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Roman Polak — A Sound Defensive Signing for Stars

The 32-year-old veteran was not the free agent Stars fans had in mind, but does that mean he was a bad signing?

NHL: Stanley Cup Playoffs-Boston Bruins at Toronto Maple Leafs
If the Stars get a little bit of this next season, this thing just might work out okay.
Tom Szczerbowski-USA TODAY Sports

So, Roman Polak, huh? While the rest of the league was off signing the likes of John Tavares, Paul Stastny, and Ilya Kovalchuk, GM Jim Nill and the Dallas Stars went out and hooked a 32-year-old defender formerly of the Toronto Maple Leafs. To say the announcement bamboozled Stars fans (at that point still entertaining faint hopes as a dark horse in the Tavares sweepstakes) would be something of an understatement. In fact, it seemed to prompt a wave of half-baked hot takes.

Valid takes, right? Over the course of a playing career spanning 12 years, the Czech defender has amassed the following stats through 688 games played — 25 goals, 102 assists, 127 total points, and a plus/minus rating of -8. All of this while averaging 18:58 time on ice. Those are Rob Scuderi numbers, for those of you keeping track at home. Which begs the question — who in their right mind jumps out in front of the market to secure Tim Gleason on the first day of free agency? Is that even a thing?

The last time Polak registered either a positive Corsi for or a positive Fenwick was during a six-game cameo in 2007-2008. In fact, his Corsi For (EV) has bettered fifty percent exactly once (50.1% in 2011-2012). Fenwick (EV) is a little kinder. From 2011 to 2013 he racked up three consecutive years in the black (52.5%, 51.5%, 51.2%) and then registered a fourth in 2015 (50.9%). His profile doesn’t exactly scream “must have,” and yet the Stars were, apparently, eager.

Why, then? What possible story exists beyond what appears to be a catastrophic mistake? Being completely honest, that was my intention when I sat down to write this piece. It had to be a mistake. Why would the Dallas Stars sign Polak?

To understand, let’s start with Polak’s biggest number — 688 games played. As of his signing, the Dallas Stars’ roster contained six defensemen: John Klingberg (303 GP), Stephen Johns (150 GP), Esa Lindell (157 GP), Julius Honka (58 GP), and Marc Methot (615 GP). Barring some other signing (perhaps they bring Dan Hamhuis and his 1031 GP back into the fold), that’s a group light on experience. Cast whatever aspersions you’d like, bad hockey players do not tease 700 games in the league, especially not in 2018.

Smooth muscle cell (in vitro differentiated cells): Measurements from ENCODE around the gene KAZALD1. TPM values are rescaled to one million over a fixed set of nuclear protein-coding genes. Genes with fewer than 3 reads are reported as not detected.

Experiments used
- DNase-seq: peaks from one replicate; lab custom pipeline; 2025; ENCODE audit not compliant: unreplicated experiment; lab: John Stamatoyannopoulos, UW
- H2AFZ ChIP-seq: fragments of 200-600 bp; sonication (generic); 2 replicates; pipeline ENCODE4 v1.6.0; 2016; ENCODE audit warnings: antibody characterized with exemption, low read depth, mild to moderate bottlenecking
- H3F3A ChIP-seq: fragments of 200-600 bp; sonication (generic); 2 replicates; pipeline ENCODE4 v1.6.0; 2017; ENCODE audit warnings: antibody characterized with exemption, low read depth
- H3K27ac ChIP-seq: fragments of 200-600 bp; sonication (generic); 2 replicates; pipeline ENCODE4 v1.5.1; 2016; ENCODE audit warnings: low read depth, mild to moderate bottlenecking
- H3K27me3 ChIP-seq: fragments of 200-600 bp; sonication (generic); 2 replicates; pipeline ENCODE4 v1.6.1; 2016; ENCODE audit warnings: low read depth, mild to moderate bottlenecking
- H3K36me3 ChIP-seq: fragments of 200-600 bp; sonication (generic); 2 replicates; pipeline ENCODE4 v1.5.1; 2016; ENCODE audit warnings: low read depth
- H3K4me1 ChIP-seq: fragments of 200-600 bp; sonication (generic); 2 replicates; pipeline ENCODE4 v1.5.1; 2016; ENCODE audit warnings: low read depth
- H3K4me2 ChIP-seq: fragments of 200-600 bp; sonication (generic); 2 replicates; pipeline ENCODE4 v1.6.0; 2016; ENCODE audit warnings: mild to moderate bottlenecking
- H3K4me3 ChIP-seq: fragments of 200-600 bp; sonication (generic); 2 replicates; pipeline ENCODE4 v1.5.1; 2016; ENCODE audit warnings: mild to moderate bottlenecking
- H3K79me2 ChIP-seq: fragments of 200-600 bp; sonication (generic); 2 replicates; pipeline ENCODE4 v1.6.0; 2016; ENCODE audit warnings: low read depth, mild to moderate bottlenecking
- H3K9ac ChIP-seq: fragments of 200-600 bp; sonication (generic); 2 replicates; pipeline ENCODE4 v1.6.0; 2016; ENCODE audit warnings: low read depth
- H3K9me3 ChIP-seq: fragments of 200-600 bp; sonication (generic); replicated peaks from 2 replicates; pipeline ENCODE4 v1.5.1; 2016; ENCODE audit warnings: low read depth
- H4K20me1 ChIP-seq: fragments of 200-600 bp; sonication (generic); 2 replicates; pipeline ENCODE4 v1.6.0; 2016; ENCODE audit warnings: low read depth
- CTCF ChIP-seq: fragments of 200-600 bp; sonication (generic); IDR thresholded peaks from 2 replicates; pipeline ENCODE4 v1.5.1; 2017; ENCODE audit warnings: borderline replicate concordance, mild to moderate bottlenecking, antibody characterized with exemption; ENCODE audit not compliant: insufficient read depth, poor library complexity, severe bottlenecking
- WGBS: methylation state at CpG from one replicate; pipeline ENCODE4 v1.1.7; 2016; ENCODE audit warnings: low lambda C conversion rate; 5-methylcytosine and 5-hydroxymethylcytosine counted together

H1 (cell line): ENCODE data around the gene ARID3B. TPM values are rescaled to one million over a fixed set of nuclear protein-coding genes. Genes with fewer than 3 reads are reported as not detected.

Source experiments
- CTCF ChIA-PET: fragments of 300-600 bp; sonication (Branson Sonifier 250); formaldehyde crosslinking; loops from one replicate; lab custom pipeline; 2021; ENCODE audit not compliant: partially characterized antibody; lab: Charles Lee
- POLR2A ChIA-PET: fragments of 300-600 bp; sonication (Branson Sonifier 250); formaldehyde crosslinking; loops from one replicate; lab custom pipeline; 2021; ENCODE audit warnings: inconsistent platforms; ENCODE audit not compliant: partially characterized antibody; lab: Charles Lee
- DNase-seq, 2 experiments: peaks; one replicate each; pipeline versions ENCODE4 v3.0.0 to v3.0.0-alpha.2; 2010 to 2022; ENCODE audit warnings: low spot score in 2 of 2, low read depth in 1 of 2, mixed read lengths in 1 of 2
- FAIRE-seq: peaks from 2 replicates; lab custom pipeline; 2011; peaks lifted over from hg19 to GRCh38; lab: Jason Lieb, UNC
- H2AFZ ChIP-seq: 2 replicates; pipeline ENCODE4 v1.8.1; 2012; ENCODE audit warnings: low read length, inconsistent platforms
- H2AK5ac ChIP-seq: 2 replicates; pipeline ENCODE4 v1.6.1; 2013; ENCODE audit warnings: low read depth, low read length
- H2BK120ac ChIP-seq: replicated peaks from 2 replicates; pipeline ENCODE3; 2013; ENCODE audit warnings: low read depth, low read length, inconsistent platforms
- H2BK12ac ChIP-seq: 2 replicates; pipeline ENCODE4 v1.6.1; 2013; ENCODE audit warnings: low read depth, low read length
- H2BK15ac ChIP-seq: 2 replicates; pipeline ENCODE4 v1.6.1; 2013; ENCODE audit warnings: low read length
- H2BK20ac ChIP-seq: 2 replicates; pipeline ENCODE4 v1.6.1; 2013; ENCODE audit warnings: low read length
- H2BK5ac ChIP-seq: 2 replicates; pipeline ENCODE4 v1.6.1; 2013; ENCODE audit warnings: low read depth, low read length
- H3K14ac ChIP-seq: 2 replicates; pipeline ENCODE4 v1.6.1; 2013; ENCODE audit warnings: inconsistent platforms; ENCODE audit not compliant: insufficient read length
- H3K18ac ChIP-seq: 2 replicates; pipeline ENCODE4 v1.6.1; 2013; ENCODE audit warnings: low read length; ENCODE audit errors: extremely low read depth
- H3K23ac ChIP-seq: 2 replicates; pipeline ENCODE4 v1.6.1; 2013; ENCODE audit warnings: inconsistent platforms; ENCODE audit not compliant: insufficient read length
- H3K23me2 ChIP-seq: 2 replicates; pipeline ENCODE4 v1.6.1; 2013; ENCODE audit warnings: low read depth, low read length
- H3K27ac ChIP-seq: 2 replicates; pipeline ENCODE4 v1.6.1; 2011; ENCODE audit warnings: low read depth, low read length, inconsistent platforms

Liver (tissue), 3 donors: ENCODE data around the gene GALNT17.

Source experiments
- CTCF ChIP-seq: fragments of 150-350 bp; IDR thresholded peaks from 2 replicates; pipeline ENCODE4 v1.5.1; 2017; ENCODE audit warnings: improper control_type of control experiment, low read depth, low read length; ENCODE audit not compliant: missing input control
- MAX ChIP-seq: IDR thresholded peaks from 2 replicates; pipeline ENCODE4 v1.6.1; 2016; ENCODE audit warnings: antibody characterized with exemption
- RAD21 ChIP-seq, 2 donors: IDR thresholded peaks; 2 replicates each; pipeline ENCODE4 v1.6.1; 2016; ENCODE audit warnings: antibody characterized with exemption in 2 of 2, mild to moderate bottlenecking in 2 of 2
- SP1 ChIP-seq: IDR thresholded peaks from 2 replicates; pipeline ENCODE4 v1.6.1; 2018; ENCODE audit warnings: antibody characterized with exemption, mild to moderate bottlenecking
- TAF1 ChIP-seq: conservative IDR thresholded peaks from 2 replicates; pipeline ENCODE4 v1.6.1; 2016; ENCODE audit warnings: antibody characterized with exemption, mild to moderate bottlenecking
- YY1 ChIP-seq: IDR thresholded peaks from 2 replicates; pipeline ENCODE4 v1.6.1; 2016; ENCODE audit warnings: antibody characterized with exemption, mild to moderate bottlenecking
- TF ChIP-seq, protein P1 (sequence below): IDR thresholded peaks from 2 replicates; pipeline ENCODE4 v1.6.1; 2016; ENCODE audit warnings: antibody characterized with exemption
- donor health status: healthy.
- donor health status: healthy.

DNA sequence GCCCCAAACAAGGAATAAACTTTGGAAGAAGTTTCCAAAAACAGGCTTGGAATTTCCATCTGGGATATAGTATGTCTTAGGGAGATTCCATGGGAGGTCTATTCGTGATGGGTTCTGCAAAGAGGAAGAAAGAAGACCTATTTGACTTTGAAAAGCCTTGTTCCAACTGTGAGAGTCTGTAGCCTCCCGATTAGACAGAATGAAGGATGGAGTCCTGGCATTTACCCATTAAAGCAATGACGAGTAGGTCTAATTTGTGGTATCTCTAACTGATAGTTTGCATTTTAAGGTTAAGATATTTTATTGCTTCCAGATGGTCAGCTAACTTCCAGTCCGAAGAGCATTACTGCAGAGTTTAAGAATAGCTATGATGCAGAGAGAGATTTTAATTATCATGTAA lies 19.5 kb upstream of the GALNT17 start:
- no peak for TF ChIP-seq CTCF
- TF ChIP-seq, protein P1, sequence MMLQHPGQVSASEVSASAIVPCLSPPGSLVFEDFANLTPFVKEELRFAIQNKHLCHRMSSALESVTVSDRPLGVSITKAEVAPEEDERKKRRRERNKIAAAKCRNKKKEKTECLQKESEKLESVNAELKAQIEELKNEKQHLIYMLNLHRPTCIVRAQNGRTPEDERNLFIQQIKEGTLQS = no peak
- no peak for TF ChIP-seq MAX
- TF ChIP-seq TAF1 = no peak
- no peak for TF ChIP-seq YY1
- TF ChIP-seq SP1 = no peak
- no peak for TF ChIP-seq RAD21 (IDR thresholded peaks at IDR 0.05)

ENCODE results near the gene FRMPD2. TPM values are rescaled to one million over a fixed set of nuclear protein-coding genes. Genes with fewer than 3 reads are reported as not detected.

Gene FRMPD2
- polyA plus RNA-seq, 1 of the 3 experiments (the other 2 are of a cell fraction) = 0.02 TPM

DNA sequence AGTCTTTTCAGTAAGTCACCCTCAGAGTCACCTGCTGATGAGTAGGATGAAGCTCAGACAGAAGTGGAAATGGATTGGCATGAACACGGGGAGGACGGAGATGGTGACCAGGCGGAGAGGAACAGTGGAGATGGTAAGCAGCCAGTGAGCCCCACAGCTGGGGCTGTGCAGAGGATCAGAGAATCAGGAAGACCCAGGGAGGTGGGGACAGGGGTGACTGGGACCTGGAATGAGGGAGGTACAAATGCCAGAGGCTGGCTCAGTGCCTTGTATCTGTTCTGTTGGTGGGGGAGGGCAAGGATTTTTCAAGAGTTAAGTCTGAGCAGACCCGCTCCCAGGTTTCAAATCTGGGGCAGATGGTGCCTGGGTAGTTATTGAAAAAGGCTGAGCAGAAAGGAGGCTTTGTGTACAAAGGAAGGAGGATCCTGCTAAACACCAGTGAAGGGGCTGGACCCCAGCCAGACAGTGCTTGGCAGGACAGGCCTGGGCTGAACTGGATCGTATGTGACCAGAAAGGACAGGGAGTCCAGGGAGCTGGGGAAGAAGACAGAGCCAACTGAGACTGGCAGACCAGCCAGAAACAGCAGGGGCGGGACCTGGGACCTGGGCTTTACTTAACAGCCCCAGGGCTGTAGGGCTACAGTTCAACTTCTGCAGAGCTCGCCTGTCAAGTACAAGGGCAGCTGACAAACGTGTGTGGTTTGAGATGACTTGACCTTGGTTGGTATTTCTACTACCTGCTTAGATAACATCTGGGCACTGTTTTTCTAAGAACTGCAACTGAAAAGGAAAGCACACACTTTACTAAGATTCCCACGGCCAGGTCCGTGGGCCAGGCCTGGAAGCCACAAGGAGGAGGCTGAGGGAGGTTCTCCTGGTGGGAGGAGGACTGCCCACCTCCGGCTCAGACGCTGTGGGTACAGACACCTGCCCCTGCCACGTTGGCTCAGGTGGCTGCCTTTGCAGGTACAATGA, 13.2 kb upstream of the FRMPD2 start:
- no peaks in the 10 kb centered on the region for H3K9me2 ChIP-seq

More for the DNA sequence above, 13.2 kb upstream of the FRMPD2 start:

This is about more than just experience, however. Polak averaged 2:30 shorthanded time on ice on the league’s 11th best penalty kill last season (Toronto at 81.4%). No, Dallas was not far off that mark (14th at 80.8%), but that penalty kill was fueled in large part by Hamhuis (2:40), and Greg Pateryn (2:35). While “The Plan” certainly includes continued improvement from Jonns (2:13) and Lindell (1:54), as well as better health from Methot (2:08), that is an awful lot having to go exactly right. Insurance makes sense.

Which brings us to the last two significant numbers: one and $1.3 million. As in, Roman Polak’s salary and contract term as a Dallas Star. While perhaps a premium for failing to produce better options internally (and that is an entirely different article), that contract does not represent bad value in the 6/7 slot. If Polak plays well, or provides valuable experience without getting crushed, the Stars have a nice, affordable asset on their hands. If he does not, there is literally no consequence (beyond money) to walking away.

One final point to mull over. From Stéphane Robidas to Trevor Daley to Alex Goligoski to Kevin Connauton to Brenden Dillon to Jamie Oleksiak to Nicklas Grossman to Jyrki Jokipakka, the Dallas Stars of recent memory have been an overcrowded, miscast mess on the backline. Prospects have been blocked, positive contributors have been stretched, and the roster has been a near disaster.

This is a team that has been able to find 58 games across two seasons for Julius Honka, and in so doing managed to learn basically nothing about whether or not his immense promise is going to pay off at the NHL level. Well, as things stand currently, there is absolutely nothing blocking Honka, save his own play. There is no expense to justify with Roman Polak, no place to find. He is there to be the next man up, the backup plan, and to provide a little seasoning along the way.

Roman Polak is not a “sexy” signing. He is not going to unlock the second power play unit. Roman Polak is, however, a rational depth signing for a team starting to figure things out. He carries no consequence. All in all, that’s not a bad deal.